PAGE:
By Michael J. ARVIZU
As the daughter of an American cowboy, growing up on a working ranch in the plains of Nebraska, Center for Spiritual Living-La Crescenta Senior Minister Rev. Beverly Craig’s decision to bring a cowboy-themed Sunday service to her worship space wasn’t a difficult one to make.
The effort to bring “Cowboy Church” to La Crescenta began about eight years ago with collaboration between Craig and longtime friend Cody Bryant, lead singer of the country group Riders of the Purple Sage. The pair met at Harmony Center for Spiritual Living in Whittier, their home church, where a similar service was being held. Craig wanted to figure out a way to have the group play at a Sunday service. And it was at that moment that Cowboy Church at Center for Spiritual Living was born.
This year’s Cowboy Church was July 8 and featured the musical talents of country group Karen Mitchell & The CC Wranglers. This annual service has become a “tradition,” said church member Terri McCubbin. “This turned into a family event that our kids and grandkids go to. It’s kind of like the Fourth of July, but with our church family.”
Before Cowboy Church became a yearly staple, the Center would hold an annual Sunday service around Independence Day weekend dedicated to celebrating freedom and paying tribute to the veterans and active servicemen and women of the Center and around the world. Today, Cowboy Church is a combination of that early service and a tribute to the cowboy’s image of honesty, morality and integrity, Craig said.
“We spiritually interpret cowboy songs, we put scripture in,” said Craig. “We include prayer, we include reverence. We include the idea of freedom, and that’s where it was born.”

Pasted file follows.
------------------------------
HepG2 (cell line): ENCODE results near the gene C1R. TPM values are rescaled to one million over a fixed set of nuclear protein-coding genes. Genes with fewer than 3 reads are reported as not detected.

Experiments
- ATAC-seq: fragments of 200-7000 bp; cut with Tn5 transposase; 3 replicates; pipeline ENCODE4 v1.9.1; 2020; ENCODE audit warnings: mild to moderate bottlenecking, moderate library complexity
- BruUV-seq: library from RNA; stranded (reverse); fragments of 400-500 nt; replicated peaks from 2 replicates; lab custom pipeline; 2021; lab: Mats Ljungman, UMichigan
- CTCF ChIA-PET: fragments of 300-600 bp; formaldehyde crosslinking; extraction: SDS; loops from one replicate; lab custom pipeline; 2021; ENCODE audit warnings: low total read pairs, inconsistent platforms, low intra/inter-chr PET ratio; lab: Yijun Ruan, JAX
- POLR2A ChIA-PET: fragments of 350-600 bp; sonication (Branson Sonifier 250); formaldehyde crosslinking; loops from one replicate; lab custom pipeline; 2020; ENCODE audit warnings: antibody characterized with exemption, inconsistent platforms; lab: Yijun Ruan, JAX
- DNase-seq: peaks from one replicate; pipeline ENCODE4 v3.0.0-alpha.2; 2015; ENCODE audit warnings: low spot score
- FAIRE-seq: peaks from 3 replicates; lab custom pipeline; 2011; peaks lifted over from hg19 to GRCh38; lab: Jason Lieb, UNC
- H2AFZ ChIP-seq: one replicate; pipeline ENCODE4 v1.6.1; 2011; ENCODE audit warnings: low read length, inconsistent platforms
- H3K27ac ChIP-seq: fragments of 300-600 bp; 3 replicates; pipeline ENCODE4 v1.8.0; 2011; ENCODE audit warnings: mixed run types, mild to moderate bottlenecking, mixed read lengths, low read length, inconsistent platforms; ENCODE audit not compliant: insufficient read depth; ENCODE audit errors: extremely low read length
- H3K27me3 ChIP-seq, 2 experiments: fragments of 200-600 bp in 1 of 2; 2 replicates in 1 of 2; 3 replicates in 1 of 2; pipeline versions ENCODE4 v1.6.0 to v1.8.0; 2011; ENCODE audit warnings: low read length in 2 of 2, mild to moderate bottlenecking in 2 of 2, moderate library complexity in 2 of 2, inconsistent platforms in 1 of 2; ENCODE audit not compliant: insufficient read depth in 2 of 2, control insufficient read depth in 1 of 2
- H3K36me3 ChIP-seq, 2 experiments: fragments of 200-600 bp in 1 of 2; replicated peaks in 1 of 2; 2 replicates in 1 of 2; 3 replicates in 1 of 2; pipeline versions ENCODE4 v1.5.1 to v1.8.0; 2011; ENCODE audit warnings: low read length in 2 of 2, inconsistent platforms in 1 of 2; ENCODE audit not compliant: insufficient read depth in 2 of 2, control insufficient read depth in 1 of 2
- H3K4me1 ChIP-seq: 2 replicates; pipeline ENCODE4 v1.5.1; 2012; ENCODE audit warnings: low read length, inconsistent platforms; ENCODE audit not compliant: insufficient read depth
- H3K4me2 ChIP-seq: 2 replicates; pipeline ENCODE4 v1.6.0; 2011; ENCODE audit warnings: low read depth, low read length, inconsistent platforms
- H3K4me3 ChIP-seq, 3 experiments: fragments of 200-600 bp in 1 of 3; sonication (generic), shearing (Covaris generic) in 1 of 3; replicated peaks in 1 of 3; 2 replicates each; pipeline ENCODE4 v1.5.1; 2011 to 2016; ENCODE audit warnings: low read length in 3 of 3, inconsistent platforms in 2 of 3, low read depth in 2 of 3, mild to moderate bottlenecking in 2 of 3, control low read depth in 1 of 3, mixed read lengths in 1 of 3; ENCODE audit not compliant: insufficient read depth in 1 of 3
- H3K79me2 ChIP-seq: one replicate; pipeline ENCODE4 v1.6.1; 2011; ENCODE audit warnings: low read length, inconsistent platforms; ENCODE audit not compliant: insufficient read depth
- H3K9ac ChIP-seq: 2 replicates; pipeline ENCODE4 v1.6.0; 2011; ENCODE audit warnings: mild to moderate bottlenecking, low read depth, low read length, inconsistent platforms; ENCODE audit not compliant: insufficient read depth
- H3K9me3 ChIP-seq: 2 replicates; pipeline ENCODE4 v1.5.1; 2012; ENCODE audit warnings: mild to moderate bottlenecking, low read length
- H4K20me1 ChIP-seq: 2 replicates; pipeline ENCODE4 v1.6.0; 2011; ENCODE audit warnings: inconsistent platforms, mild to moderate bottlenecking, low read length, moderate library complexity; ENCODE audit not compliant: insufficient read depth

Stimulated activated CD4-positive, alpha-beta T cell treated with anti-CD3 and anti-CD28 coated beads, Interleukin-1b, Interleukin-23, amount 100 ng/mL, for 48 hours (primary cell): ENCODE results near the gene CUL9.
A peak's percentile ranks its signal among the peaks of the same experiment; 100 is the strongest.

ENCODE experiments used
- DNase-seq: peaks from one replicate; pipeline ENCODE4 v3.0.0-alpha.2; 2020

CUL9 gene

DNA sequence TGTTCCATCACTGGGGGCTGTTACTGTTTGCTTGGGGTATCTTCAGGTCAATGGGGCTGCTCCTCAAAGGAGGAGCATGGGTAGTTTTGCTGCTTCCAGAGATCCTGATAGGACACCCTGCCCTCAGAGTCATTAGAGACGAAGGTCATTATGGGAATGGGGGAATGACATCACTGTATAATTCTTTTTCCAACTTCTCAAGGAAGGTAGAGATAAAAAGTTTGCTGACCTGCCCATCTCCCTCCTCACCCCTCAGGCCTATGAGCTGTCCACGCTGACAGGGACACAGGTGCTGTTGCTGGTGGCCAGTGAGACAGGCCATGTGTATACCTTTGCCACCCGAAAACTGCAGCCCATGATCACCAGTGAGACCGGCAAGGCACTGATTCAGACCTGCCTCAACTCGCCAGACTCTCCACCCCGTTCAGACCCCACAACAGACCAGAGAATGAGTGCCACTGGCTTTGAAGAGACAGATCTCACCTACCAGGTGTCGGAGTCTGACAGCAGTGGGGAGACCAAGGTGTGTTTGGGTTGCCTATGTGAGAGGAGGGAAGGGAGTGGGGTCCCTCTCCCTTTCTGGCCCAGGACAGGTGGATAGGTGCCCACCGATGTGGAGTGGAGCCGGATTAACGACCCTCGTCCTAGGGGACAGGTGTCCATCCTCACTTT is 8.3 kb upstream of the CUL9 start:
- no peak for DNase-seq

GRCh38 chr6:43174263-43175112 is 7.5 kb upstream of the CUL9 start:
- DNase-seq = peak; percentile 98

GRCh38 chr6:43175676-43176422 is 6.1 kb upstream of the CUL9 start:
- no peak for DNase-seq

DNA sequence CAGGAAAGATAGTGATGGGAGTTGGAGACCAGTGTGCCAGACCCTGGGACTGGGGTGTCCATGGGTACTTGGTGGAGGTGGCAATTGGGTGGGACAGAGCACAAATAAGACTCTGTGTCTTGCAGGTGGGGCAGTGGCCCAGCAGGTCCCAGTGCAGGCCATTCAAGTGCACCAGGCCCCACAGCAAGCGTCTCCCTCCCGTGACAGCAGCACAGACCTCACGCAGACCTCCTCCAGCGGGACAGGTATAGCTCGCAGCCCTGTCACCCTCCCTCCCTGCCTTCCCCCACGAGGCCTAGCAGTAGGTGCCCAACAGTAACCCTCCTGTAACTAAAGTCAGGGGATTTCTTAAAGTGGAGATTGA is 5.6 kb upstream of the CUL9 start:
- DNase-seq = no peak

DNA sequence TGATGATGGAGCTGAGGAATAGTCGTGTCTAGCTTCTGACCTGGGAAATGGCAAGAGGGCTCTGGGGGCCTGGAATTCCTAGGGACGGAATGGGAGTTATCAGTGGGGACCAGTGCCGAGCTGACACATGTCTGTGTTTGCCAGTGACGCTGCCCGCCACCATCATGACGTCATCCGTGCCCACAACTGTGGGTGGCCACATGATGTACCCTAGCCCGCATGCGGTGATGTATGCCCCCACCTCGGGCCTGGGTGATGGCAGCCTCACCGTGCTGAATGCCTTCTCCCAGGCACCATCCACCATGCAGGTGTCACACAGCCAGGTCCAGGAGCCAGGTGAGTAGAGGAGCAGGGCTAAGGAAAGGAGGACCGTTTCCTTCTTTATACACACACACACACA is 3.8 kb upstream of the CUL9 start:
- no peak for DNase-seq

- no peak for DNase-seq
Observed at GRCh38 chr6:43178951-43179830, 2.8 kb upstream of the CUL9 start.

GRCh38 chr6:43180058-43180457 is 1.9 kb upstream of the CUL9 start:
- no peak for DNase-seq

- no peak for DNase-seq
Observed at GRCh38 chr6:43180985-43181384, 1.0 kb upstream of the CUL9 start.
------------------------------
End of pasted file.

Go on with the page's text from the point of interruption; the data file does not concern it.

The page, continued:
As Craig puts it, Cowboy Church is a concert, but it’s a spiritual concert.
“I love the way they put the biblical readings together with the songs, together with the poetry,” said church member Naomy Varsh of La Crescenta. “It just blended so nice together. Cowboys are so connected to the land and to the magnificence of God that it’s perfect.”
And a service like Cowboy Church is where a growing number of churches are going, said Center for Spiritual Living Assistant Minister Rev. Steven Van Meter. People are leaving the traditional church experience and looking for something deeper.
“It’s a really good way to have people come in that normally wouldn’t attend church, that enjoy country music or music at all, so that they can experience something that’s a little different, not necessarily religious, but spiritual,” said Van Meter. “It’s more of a musical experience than an actual Sunday service. We call it a ‘Sunday celebration.’”
Van Meter hopes to introduce a service similar to Cowboy Church, except that it will be called “Rock ’n’ Roll Church,” and it will be held on a Friday or Saturday night, he said, “so you won’t have to get up on Sunday morning,” Van Meter adds with a laugh. “It’s a good way of taking something that somebody or a mass of people might enjoy and incorporate it into worship or a spiritual experience. Truly, isn’t life an expression of your spiritual experience? They’re not separate. We’re living in spirit all of the time, not just on Sunday mornings.”
For David Torrez of Tujunga, his first Cowboy Church was an experience and something that he really enjoyed.
“It surprised me that quite a few people attended Cowboy Church for the first time,” Torrez said. “I thought most people would already have been here before. Everything is so traditional, sometimes. [Cowboy Church] gets more people involved. If you have a traditional church usually people have a tendency just to sit there. If you can get them involved, even in a small way, it kind of makes them feel better.”
First time visitor Ray Patterson of Glendale believes cowboys represent the moral fiber of our society.
“I like the part where old western movies and the stories had moral characters to them,” said Patterson. “I think that’s lacking in our society.”
This is a time of transition for many churches, Van Meter said; people are searching, and there is a sort of quickening going on, a hunger and thirst “to know why we are here,” he said. “With the events of the world and what’s going on, people want to know more. It’s good to give them something they can experience, that works for them.”